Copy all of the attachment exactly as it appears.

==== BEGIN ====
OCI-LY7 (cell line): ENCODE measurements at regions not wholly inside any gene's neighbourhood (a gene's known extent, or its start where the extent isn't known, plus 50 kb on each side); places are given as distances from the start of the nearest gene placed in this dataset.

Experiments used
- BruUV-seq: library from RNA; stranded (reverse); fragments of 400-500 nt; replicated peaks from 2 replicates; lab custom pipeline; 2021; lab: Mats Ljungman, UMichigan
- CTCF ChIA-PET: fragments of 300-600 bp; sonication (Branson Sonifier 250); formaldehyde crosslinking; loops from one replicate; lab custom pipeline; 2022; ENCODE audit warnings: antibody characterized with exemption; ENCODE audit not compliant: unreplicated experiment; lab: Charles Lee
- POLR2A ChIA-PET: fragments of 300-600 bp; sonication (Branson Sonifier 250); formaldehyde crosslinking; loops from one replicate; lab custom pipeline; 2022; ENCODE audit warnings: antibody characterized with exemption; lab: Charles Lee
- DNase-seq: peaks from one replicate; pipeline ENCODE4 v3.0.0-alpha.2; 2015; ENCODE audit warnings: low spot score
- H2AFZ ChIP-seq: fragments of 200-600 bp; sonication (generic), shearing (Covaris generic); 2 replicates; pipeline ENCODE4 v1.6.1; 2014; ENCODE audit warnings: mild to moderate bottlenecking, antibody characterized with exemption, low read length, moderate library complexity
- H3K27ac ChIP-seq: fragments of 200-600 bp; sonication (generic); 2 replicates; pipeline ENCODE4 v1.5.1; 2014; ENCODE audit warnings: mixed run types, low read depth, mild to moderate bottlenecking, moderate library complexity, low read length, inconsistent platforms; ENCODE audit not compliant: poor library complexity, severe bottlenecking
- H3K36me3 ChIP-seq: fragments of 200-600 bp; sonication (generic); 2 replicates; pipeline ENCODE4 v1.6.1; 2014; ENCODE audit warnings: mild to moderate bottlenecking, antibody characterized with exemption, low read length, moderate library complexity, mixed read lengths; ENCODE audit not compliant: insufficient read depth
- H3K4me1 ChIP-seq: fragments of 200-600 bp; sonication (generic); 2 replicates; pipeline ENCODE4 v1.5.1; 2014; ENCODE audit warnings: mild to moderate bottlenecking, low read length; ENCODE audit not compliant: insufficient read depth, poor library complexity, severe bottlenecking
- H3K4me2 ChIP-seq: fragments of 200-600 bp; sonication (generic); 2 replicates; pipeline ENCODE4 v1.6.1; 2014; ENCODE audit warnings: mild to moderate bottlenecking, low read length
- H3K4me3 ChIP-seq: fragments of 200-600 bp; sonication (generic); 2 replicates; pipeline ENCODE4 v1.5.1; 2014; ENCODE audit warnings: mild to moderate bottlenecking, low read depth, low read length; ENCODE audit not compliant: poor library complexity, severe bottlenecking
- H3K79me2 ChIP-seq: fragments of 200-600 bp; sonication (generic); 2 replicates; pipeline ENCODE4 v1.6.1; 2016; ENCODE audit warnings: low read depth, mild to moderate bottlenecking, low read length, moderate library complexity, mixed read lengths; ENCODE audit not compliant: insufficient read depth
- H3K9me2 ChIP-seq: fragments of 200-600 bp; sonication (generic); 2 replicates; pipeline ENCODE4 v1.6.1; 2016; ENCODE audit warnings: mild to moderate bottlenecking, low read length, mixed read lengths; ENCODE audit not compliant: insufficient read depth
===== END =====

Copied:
OCI-LY7 (cell line): ENCODE measurements at regions not wholly inside any gene's neighbourhood (a gene's known extent, or its start where the extent isn't known, plus 50 kb on each side); places are given as distances from the start of the nearest gene placed in this dataset.

Experiments used
- BruUV-seq: library from RNA; stranded (reverse); fragments of 400-500 nt; replicated peaks from 2 replicates; lab custom pipeline; 2021; lab: Mats Ljungman, UMichigan
- CTCF ChIA-PET: fragments of 300-600 bp; sonication (Branson Sonifier 250); formaldehyde crosslinking; loops from one replicate; lab custom pipeline; 2022; ENCODE audit warnings: antibody characterized with exemption; ENCODE audit not compliant: unreplicated experiment; lab: Charles Lee
- POLR2A ChIA-PET: fragments of 300-600 bp; sonication (Branson Sonifier 250); formaldehyde crosslinking; loops from one replicate; lab custom pipeline; 2022; ENCODE audit warnings: antibody characterized with exemption; lab: Charles Lee
- DNase-seq: peaks from one replicate; pipeline ENCODE4 v3.0.0-alpha.2; 2015; ENCODE audit warnings: low spot score
- H2AFZ ChIP-seq: fragments of 200-600 bp; sonication (generic), shearing (Covaris generic); 2 replicates; pipeline ENCODE4 v1.6.1; 2014; ENCODE audit warnings: mild to moderate bottlenecking, antibody characterized with exemption, low read length, moderate library complexity
- H3K27ac ChIP-seq: fragments of 200-600 bp; sonication (generic); 2 replicates; pipeline ENCODE4 v1.5.1; 2014; ENCODE audit warnings: mixed run types, low read depth, mild to moderate bottlenecking, moderate library complexity, low read length, inconsistent platforms; ENCODE audit not compliant: poor library complexity, severe bottlenecking
- H3K36me3 ChIP-seq: fragments of 200-600 bp; sonication (generic); 2 replicates; pipeline ENCODE4 v1.6.1; 2014; ENCODE audit warnings: mild to moderate bottlenecking, antibody characterized with exemption, low read length, moderate library complexity, mixed read lengths; ENCODE audit not compliant: insufficient read depth
- H3K4me1 ChIP-seq: fragments of 200-600 bp; sonication (generic); 2 replicates; pipeline ENCODE4 v1.5.1; 2014; ENCODE audit warnings: mild to moderate bottlenecking, low read length; ENCODE audit not compliant: insufficient read depth, poor library complexity, severe bottlenecking
- H3K4me2 ChIP-seq: fragments of 200-600 bp; sonication (generic); 2 replicates; pipeline ENCODE4 v1.6.1; 2014; ENCODE audit warnings: mild to moderate bottlenecking, low read length
- H3K4me3 ChIP-seq: fragments of 200-600 bp; sonication (generic); 2 replicates; pipeline ENCODE4 v1.5.1; 2014; ENCODE audit warnings: mild to moderate bottlenecking, low read depth, low read length; ENCODE audit not compliant: poor library complexity, severe bottlenecking
- H3K79me2 ChIP-seq: fragments of 200-600 bp; sonication (generic); 2 replicates; pipeline ENCODE4 v1.6.1; 2016; ENCODE audit warnings: low read depth, mild to moderate bottlenecking, low read length, moderate library complexity, mixed read lengths; ENCODE audit not compliant: insufficient read depth
- H3K9me2 ChIP-seq: fragments of 200-600 bp; sonication (generic); 2 replicates; pipeline ENCODE4 v1.6.1; 2016; ENCODE audit warnings: mild to moderate bottlenecking, low read length, mixed read lengths; ENCODE audit not compliant: insufficient read depth